We Don't Have the Right to Remain Silent
(This Stripped column originally appeared in the September 25, 1997 Long Island Voice. Click on the artwork for a larger image.)
by Beth Hannan Rimmels
I can't believe they caved. If you blissfully read your comics, unaware of the legal implications, I'll bring you up to speed before I rant.
In September 1995, an unidentified Oklahoma City woman saw Verotika #4 at Planet Comics, an average comic book store, and complained to the Christian Coalition (rather than the store owners). She was referred to Oklahomans for Children and Families (OCaF), which took a copy of Verotika to police and demanded that the store be closed for obscenity and child pornography.
Now remember that the Supreme Court, in Miller v. California, defined obscenity as something (A) prurient, (B) patently offensive and (C) lacking in significant scientific, literary, artistic or political value. Getting all three is damn tough and pure opinion. To some, Basic Instinct would qualify, but Debbie Does Dallas would not.
The other problem is the child pornography angle, which was due to a story in Verotika #4 called "The Devil's Angel" that featured a demonic baby. Now I get frothing-at-the-mouth rabid about protecting children, but this charge was absurd, which is why it was dropped. First, to be convicted of kiddie porn, a child had to be used as the model. Oklahoma City authorities never had any evidence that anyone modeled for the characters, let alone children. Second, the demonic baby had only the vaguest resemblance to a human child.
Planet Comics was raided, and owners Michael Kennedy and John Hunter were charged with trafficking, selling and displaying obscene material deemed harmful to adults and one count of child pornography. They were evicted. Police then raided Hunter's home and seized more than 250 personal and business computer discs, and the store's computer. The store finally closed and the stress led to the breakup of Kennedy's marriage.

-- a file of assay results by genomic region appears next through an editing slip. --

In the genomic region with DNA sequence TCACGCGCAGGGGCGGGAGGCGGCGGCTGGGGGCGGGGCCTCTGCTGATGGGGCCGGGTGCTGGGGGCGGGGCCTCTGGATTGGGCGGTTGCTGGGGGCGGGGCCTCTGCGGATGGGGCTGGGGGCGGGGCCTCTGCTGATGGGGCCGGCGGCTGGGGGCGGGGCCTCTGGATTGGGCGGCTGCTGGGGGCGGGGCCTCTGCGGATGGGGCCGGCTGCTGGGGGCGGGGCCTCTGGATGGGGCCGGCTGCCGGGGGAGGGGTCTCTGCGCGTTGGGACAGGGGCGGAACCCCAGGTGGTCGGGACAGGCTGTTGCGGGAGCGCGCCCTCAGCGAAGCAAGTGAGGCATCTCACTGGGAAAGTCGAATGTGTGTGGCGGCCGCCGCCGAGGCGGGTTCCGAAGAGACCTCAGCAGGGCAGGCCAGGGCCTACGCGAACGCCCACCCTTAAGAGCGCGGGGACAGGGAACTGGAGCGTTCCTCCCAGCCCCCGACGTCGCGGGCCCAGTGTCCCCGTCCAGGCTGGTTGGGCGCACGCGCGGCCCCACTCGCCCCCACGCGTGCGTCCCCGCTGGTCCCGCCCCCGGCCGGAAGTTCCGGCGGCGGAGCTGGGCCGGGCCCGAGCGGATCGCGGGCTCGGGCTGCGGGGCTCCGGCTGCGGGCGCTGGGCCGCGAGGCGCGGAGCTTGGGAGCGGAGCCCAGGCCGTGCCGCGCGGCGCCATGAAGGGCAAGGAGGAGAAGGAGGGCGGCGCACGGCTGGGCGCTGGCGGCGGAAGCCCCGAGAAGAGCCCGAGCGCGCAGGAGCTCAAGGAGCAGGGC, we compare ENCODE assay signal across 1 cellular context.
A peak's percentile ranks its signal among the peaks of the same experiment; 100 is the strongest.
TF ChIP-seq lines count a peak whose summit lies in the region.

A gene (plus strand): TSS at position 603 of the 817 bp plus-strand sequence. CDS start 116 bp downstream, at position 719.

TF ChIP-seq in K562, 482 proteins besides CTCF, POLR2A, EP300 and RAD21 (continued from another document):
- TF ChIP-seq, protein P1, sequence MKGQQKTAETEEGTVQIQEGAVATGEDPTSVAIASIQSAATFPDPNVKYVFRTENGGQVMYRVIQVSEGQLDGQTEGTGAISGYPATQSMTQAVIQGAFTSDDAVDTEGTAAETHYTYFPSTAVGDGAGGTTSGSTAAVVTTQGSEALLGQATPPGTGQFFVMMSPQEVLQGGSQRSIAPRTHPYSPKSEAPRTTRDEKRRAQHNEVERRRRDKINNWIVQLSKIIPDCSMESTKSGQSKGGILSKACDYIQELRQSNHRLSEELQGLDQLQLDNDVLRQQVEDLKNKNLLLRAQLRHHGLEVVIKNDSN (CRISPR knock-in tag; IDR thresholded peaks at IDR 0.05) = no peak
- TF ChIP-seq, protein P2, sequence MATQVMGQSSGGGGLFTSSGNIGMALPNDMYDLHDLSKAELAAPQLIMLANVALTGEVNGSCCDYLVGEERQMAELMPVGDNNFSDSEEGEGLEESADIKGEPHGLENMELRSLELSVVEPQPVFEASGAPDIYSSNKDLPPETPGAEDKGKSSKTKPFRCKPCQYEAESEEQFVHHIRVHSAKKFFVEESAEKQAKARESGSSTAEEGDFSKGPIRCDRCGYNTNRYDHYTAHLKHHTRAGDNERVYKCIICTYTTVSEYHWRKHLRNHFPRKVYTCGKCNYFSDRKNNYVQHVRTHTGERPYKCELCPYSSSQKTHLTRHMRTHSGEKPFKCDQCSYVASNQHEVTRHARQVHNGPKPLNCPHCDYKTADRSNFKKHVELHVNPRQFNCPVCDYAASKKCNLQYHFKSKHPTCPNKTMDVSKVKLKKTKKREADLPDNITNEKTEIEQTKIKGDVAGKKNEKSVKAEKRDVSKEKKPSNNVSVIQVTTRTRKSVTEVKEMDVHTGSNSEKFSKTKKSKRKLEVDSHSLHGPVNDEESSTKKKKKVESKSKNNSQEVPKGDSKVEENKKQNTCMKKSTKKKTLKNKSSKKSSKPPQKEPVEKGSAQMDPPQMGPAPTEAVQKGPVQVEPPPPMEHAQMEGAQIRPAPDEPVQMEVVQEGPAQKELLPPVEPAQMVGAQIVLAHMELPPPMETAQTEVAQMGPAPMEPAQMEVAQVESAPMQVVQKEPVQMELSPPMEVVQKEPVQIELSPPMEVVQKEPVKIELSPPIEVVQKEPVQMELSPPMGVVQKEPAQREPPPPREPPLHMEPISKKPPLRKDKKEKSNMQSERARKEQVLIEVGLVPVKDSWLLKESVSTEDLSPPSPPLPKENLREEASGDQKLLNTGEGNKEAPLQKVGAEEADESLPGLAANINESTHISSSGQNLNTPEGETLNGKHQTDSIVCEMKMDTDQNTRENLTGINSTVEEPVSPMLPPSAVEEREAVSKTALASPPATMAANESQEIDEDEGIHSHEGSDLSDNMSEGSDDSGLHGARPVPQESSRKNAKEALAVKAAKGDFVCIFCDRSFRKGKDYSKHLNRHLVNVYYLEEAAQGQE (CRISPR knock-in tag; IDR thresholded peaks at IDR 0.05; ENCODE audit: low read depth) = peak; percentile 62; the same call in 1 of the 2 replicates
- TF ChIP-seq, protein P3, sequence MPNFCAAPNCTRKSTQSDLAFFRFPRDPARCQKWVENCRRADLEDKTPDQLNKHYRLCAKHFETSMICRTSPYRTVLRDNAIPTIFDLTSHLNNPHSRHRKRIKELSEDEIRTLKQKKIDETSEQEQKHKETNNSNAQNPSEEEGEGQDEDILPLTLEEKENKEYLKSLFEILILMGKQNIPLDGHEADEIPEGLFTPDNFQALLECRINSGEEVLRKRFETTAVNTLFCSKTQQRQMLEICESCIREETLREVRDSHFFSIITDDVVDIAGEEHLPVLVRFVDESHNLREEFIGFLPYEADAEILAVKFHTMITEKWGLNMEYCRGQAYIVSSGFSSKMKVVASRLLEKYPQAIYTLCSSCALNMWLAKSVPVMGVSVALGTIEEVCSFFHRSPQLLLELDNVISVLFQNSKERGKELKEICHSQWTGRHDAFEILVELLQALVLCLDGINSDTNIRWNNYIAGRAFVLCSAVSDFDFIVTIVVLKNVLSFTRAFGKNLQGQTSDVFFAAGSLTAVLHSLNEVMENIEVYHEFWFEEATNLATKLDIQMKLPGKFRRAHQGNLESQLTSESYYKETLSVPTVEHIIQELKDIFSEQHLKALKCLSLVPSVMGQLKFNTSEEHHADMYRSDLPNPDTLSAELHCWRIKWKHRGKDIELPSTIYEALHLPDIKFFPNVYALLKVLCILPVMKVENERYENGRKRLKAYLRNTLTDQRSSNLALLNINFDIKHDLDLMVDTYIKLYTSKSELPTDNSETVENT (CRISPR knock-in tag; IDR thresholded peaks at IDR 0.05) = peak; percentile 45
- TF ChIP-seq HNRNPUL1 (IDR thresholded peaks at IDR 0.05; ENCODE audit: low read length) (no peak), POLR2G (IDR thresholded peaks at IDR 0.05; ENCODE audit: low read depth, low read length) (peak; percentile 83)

But earlier this month three days before the case was set to go to trial Kennedy and Hunter pleaded guilty to all remaining charges, for which they were given a three-year deferred prison sentence and a fine of $1,500 each.
The big problem is that when they decided to plead out, they never consulted the Comic Book Legal Defense Fund (CBLDF), which raised money for their case and provided legal counsel. CBDLF is a nonprofit group that assists comic book retailers and creators in First Amendment cases.
I donate time to the fund's newsletter. Why? Because people rarely lose their rights in one giant bite, but rather in tiny little nibbles "for the good of all." I don't like Verotika. I think it's gross and disgusting, but if I label it "obscene," someone could do the same to Preacher or Maus. I understand why Kennedy and Hunter wanted to put this behind them, but I'm cold-in-my-gut terrified at the implications of their guilty plea and how it will strengthen close-minded extremists.
Think I'm overreacting? Just remember a poem written by the Rev. Martin Niemoeller, a German, in 1945. An abridged version goes like this: "First they came for the communists, and I did not speak up because I was not a communist; then they came for the Jews, and I did not speak up because I was not a Jew...And then they came for me, and there was no one left to speak up."
Steal of the Month: Pick up a copy of SPX '97, a sampler of independent comics. At 128 pages for just $2.95, it's a steal. Plus, it benefits the CBLDF. The comic ties into the Small Press Expo being held Sept. 19-21 in Silver Spring, Md. It's an easy way to sample comics from Castle Waiting to Too Much Coffee Man.
SPX Signing Tour: Catch Paul Grist, Gary Spenser Millidge, Chris Staros and Shannon Wheeler on Sept. 24 and Jessica Abel, Scott Gilbert and Steve Weissman on Sept. 25. Both signings will be held at St. Mark's Comics, 11 St. Mark's Place, NYC, 212-598-9439.
Column © 1997 Long Island Voice. Artwork © 1997 CBLDF.